The present invention is an exercise machine that would provide a fitness enthusiast with a safe, effective way to tone and strengthen his or her abdominal and back muscles while utilizing their own body weight to strengthen their muscles. Harris' U.S. Pat. No. 5,779,607 machine only exercises the upper and middle abdominal muscles. If the user suffers with low back problems, he would be unable to use this machine comfortably. Holappa' U.S. Pat. No. 4,198,044 machine where the user has to lie flat on the on their back and use resistance to complete leg raises exercises to work the abdominal muscles. Once again, if the user has low-back problems, he would not be able to comfortably use this machine either. Martin' U.S. Pat. No. 3,947,023 machine is another product where the user is lying flat on their back and while rotating your hips from side to side to exercise your abdominal (and waistline) muscles. Yet again, a position that is not comfortable for the user with low back problems.
 The present invention is designed for any user types, and more specifically it addresses the user with low back problems. The user is not lying on their back to exercise their abdominal muscles and the present invention works to strengthen the upper and low back muscles.
 The present invention consists of a flat, rectangular metal frame that would measure approximately 5 feet long. The front of the frame would be fitted with a pair of handles or handgrips that would be mounted on the on top of the upper padded elbow rest. The back of the frame would be fitted with a padded knee rest that would roll back and forth along the frame. The knee rest would include a variable resistance mechanism that could be adjusted to make it harder to move the knee rest. The machine could also be offered in a deluxe model that would include a timer, pulse rate monitor, and adjustable handgrips, and locking devices to the lock either the upper or lower part padded rests, while independently working the unlocked portion for a more isolated/concentrated abdominal and back workout. The user would place the machine on the floor, kneel down on the knee rest, lean forward on their elbows and hold the handgrips, and exercise by using his abdominal muscles to move the knee rest back and forth along the frame. As the user pulls the elbow and knee rests together toward the each other, his abdominal muscles would contract and flex to receive a good workout. The upper abdominals would be isolated at the start of each repetition and the lower abdominals would be isolated, as the user's knees get closer to his hands. Conversely, the focus would shift from the user's lower abdominals to his upper abdominals as he pushes the knee rests back away from his hands. The movement would also strengthen the user's upper and lower back.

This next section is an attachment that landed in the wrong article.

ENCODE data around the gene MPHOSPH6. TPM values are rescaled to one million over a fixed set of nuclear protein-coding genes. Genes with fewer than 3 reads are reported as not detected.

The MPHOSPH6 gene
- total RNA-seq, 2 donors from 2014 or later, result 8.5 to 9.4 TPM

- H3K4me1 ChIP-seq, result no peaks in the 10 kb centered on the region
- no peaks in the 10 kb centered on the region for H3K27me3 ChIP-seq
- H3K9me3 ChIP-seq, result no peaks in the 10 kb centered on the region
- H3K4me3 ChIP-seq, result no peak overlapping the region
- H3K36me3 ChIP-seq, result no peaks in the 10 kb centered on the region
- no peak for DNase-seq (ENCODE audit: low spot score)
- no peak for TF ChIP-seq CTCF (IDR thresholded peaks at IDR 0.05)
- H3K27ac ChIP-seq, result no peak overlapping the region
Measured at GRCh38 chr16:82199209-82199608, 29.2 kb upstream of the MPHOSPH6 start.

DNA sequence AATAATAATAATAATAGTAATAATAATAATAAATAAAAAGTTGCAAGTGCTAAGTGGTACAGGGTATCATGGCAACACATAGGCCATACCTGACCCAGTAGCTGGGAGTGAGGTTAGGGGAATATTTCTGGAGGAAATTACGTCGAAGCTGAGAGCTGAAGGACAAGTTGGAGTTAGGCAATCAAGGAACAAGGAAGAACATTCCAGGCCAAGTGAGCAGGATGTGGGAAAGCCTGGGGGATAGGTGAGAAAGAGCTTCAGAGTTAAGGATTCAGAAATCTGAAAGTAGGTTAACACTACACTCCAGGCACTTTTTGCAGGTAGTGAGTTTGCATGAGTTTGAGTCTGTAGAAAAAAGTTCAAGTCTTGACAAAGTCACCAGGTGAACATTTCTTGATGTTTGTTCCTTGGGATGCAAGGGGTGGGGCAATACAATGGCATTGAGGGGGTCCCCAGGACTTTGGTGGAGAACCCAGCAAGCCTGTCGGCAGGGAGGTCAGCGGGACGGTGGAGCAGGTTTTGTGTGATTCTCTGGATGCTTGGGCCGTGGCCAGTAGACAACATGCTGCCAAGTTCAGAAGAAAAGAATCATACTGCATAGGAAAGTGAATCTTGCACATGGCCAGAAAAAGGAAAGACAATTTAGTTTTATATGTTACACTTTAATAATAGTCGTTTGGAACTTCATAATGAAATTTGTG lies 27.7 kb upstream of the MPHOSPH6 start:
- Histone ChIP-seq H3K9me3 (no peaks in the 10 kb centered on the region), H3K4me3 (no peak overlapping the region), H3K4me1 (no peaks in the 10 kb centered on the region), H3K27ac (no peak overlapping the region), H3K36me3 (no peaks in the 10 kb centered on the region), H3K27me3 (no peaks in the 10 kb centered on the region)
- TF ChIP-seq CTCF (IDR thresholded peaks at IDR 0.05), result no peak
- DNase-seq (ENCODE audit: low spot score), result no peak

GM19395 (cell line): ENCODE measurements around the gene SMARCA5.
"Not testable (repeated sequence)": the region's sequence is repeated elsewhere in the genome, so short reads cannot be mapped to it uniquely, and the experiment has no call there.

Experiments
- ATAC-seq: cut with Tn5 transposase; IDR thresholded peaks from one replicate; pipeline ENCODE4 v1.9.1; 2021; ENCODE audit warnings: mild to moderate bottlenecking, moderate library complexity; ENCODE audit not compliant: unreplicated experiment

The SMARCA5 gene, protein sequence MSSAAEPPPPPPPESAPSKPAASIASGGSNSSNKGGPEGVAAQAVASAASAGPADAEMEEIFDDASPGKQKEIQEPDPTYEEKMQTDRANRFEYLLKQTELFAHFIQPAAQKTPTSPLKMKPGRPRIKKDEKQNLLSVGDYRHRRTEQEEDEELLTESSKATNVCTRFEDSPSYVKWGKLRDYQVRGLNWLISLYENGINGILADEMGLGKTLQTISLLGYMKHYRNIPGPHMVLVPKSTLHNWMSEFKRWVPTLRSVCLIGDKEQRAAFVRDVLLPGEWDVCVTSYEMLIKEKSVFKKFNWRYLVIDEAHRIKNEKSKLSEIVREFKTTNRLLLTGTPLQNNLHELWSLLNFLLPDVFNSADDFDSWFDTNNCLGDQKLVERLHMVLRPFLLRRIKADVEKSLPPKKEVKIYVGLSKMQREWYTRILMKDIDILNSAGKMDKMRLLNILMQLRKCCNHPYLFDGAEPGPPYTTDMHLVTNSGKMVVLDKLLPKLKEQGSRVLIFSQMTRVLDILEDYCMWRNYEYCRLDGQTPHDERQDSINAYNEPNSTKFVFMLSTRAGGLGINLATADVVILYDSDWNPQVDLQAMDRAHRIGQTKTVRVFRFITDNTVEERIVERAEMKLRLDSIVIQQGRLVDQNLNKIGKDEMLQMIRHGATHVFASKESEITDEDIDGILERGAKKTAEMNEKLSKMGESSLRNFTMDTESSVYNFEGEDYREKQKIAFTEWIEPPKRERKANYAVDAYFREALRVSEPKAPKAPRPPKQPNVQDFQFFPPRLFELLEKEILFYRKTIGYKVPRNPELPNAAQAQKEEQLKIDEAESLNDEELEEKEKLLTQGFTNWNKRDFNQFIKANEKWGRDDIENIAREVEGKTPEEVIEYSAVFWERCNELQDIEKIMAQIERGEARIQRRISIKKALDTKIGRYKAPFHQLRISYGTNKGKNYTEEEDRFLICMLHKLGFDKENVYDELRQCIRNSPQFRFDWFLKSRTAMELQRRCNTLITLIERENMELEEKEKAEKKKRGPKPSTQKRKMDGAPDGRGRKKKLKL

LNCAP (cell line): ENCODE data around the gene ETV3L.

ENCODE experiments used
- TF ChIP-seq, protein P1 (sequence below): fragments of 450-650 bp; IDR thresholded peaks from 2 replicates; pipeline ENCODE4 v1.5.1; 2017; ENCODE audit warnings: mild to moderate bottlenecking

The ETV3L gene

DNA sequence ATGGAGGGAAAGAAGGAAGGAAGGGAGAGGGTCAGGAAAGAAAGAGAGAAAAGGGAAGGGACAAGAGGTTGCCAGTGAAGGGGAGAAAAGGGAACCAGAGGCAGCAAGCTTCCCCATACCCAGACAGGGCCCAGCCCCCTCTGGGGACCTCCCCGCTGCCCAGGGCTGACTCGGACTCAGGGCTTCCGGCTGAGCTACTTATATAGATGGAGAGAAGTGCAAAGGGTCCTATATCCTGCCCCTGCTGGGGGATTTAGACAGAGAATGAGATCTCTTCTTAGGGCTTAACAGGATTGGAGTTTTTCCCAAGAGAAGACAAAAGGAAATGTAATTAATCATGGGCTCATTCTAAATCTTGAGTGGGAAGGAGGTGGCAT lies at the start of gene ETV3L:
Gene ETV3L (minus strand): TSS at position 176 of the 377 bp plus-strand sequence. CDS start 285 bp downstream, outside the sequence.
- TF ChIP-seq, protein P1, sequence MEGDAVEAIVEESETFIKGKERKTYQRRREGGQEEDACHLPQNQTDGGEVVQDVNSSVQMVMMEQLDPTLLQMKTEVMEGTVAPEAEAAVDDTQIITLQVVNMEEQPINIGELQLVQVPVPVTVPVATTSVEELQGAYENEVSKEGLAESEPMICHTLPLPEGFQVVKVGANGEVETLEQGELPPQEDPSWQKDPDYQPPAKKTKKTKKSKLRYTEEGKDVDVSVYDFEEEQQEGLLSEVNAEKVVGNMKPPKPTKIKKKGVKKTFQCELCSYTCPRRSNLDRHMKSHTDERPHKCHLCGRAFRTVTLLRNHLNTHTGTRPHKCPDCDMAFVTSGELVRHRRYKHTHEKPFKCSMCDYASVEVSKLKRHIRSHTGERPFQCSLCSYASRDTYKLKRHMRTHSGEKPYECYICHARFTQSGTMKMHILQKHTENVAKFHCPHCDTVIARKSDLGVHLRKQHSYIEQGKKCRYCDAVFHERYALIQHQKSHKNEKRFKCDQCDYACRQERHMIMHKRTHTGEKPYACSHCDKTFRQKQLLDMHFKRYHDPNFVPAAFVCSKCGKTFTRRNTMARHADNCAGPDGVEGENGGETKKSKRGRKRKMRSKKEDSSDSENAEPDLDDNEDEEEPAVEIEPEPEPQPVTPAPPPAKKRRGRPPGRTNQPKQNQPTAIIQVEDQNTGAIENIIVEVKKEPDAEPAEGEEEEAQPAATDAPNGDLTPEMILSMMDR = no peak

The frame for the present invention could be produced from extruded steel channel stock. The handles could be produced from short lengths of steel rod stock or tubing, and each handle could be covered by a rubber or foam handgrips to increase the user's comfort. The elbow and knee rests could have plywood or plastic frame that would be covered by a foam pad that would be encased in vinyl. The elbow and knee rests would be mounted on small wheels that would fit inside the channel stock of the frame. For the deluxe model, the timer/pulse rate monitor would be produced from standard components, and the display could be mounted at the front of the frame so that it would be easy for the user to view his progress as he exercises. The present invention could also be offered in a super deluxe model to include an adjustable sliding bar to accommodate a taller user and inclination features to raise the front and rear independently for increased resistance for greater strength building. The deluxe model could also be produced from stronger, higher quality components so that it operates smoother and lasts longer.
 Drawing sheet 1 consists of Figure A, Figure B, and Figure C, which are provided as visual aids to show how the user would use the machine. Figure A is the skeleton side view of the machine. Figure B is the user in the elongated full body stretch. Figure C is the user in the contraction position with no pressure on the back.
 Drawing sheet 2 consists of Figure D and Figure E, which are provided as views while standing in front of the machine; and Figure F is a skeleton view of the invention while standing over it. Figure D is the skeleton view and Figure E allows viewers to see the user using the machine from the frontal view. Figure F allows you to view the coiled and wire mechanisms, wheels, frame and pulley system.